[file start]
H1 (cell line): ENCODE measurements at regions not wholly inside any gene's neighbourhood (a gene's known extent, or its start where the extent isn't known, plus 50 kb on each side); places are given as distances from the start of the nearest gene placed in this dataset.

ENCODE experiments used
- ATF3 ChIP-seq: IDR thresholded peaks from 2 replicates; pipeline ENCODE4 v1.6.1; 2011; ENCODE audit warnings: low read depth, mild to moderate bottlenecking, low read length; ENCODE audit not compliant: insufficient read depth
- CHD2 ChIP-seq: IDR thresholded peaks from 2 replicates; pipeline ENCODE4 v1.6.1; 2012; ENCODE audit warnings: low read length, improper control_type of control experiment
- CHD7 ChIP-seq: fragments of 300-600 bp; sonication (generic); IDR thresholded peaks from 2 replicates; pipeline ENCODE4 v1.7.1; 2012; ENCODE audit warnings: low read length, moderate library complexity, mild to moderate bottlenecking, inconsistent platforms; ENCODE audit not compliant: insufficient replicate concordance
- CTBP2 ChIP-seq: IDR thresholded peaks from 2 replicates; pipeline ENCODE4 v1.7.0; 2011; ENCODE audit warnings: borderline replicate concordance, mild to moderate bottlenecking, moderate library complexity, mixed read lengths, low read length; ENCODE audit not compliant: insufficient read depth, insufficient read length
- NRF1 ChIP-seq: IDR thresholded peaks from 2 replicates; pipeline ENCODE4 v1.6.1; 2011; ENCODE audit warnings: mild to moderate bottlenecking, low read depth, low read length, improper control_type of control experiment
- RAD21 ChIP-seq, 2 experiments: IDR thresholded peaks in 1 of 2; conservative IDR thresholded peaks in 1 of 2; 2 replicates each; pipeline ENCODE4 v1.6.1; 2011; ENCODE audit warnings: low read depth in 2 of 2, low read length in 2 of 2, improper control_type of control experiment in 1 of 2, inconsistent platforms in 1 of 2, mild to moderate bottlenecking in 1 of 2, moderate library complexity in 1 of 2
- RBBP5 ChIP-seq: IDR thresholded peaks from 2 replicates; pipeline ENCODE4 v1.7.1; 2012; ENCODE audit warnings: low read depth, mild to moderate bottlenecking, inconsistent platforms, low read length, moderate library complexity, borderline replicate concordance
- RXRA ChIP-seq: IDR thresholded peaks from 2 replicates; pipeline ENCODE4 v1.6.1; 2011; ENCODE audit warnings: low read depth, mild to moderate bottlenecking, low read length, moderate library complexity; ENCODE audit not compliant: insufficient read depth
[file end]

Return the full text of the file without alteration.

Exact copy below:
H1 (cell line): ENCODE measurements at regions not wholly inside any gene's neighbourhood (a gene's known extent, or its start where the extent isn't known, plus 50 kb on each side); places are given as distances from the start of the nearest gene placed in this dataset.

ENCODE experiments used
- ATF3 ChIP-seq: IDR thresholded peaks from 2 replicates; pipeline ENCODE4 v1.6.1; 2011; ENCODE audit warnings: low read depth, mild to moderate bottlenecking, low read length; ENCODE audit not compliant: insufficient read depth
- CHD2 ChIP-seq: IDR thresholded peaks from 2 replicates; pipeline ENCODE4 v1.6.1; 2012; ENCODE audit warnings: low read length, improper control_type of control experiment
- CHD7 ChIP-seq: fragments of 300-600 bp; sonication (generic); IDR thresholded peaks from 2 replicates; pipeline ENCODE4 v1.7.1; 2012; ENCODE audit warnings: low read length, moderate library complexity, mild to moderate bottlenecking, inconsistent platforms; ENCODE audit not compliant: insufficient replicate concordance
- CTBP2 ChIP-seq: IDR thresholded peaks from 2 replicates; pipeline ENCODE4 v1.7.0; 2011; ENCODE audit warnings: borderline replicate concordance, mild to moderate bottlenecking, moderate library complexity, mixed read lengths, low read length; ENCODE audit not compliant: insufficient read depth, insufficient read length
- NRF1 ChIP-seq: IDR thresholded peaks from 2 replicates; pipeline ENCODE4 v1.6.1; 2011; ENCODE audit warnings: mild to moderate bottlenecking, low read depth, low read length, improper control_type of control experiment
- RAD21 ChIP-seq, 2 experiments: IDR thresholded peaks in 1 of 2; conservative IDR thresholded peaks in 1 of 2; 2 replicates each; pipeline ENCODE4 v1.6.1; 2011; ENCODE audit warnings: low read depth in 2 of 2, low read length in 2 of 2, improper control_type of control experiment in 1 of 2, inconsistent platforms in 1 of 2, mild to moderate bottlenecking in 1 of 2, moderate library complexity in 1 of 2
- RBBP5 ChIP-seq: IDR thresholded peaks from 2 replicates; pipeline ENCODE4 v1.7.1; 2012; ENCODE audit warnings: low read depth, mild to moderate bottlenecking, inconsistent platforms, low read length, moderate library complexity, borderline replicate concordance
- RXRA ChIP-seq: IDR thresholded peaks from 2 replicates; pipeline ENCODE4 v1.6.1; 2011; ENCODE audit warnings: low read depth, mild to moderate bottlenecking, low read length, moderate library complexity; ENCODE audit not compliant: insufficient read depth